I’ve owned Sprawlopolis for quite a while now and played it a lot. But I never dived into Agropolis before, so this was a great opportunity to do so. In Agropolis you draw three goal cards from the deck and then attempt to place cards one at a time to create the best scoring tableau. The gameplay is very similar to Sprawlopolis but now you don’t build a city but a rural environment. This includes orchards, wheat fields, livestock pens and vineyards.
I played three games in total and lost all three of them. I did get better though and I’m starting to feel like I might be focusing to much on the goals and too little on making big blocks of colours. It obviously plays very similar to Sprawlopolis and is just as easy to take with you. Like the other Button Shy games the game comes in a wallet so it’s perfect to take with you for a quick game on the go. This is exactly why I like these games, I can play a game on the couch in the garden while the toddler plays on the grass.
Ada Lovelace: Consulting Mathematician
My last game of the week was Ada Lovelace: Consulting Mathematician. In Ada Lovelace you assemble polyomino pieces on a map of a museum with the aim of caturing key pieces of criminal evidence. If you capture these pieces of evidence they might grant you extra abilities for future turns. After five rounds you score points based on how many pieces of evidence you captured, how many rooms were searched and how many abilities were unlocked.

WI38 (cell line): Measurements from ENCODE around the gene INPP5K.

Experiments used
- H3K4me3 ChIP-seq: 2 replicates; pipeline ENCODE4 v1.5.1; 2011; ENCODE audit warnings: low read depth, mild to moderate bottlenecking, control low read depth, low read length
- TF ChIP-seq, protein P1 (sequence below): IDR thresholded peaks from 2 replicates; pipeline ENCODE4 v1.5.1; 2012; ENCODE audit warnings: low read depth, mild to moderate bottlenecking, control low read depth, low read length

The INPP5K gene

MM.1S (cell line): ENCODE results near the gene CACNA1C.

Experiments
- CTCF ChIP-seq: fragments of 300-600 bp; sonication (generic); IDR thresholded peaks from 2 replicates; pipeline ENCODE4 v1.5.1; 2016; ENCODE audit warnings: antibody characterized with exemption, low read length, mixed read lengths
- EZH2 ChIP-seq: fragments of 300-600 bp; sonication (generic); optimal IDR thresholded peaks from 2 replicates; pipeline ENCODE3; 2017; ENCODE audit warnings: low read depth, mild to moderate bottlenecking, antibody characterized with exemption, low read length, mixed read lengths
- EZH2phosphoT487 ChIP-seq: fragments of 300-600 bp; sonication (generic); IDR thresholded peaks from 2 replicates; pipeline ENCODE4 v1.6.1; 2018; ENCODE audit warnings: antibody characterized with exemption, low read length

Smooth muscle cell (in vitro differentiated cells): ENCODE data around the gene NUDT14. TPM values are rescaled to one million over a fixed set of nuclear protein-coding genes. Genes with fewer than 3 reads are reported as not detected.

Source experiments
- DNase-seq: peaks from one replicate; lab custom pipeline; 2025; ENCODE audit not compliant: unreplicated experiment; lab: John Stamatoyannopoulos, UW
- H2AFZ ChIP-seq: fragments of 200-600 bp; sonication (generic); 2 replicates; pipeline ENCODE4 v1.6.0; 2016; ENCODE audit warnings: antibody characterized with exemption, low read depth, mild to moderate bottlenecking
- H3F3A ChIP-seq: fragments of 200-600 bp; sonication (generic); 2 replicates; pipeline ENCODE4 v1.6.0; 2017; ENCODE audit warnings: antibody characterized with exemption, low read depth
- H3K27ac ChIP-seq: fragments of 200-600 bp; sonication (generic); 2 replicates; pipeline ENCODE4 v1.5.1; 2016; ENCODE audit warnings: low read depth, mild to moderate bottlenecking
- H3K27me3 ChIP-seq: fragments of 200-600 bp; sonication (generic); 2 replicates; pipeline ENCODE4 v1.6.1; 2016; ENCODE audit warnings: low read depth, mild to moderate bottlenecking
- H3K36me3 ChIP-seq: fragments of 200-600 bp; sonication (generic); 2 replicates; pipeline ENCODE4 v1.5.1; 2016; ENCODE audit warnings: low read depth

This game is not complex at all. Roll dice, place polyominos based on the dice, roll more dice etc. But for a free to play, printable game it is an excellent filler game. I played this game on the couch while watching the Formula 1 and it was perfect for that. It easily fits on a small surface and all you need, besides the sheets, are some dice and a pen. And even though it isn’t the most complex game my score was only average so I still have some room for improvement as well.
I can confidently say this first week of the solo summer alphabet challenge was a great success for me. I played a few of my favourite games (Hadrian’s Wall and Ark Nova) and played quite a few new games. I was also pleasantly surprised by these new games. Black Angel was a lot of fun and ticks a lot of boxes for me as to what I like in a game. And this challenge has also challenged me to come back to some games that might be a bit simpler and it has renewed my appreciation for a good filler game. Being a busy mother doesn’t always allow me to grab the big games everyday and playing a smaller, quicker game might scratch that gaming itch just as well without having to sacrifice my entire evening.
I am definitely ready for the new week. We will be playing games with the letters C and D this time and I already have quite a few lined up. I also hope to build and try a few more print and play games.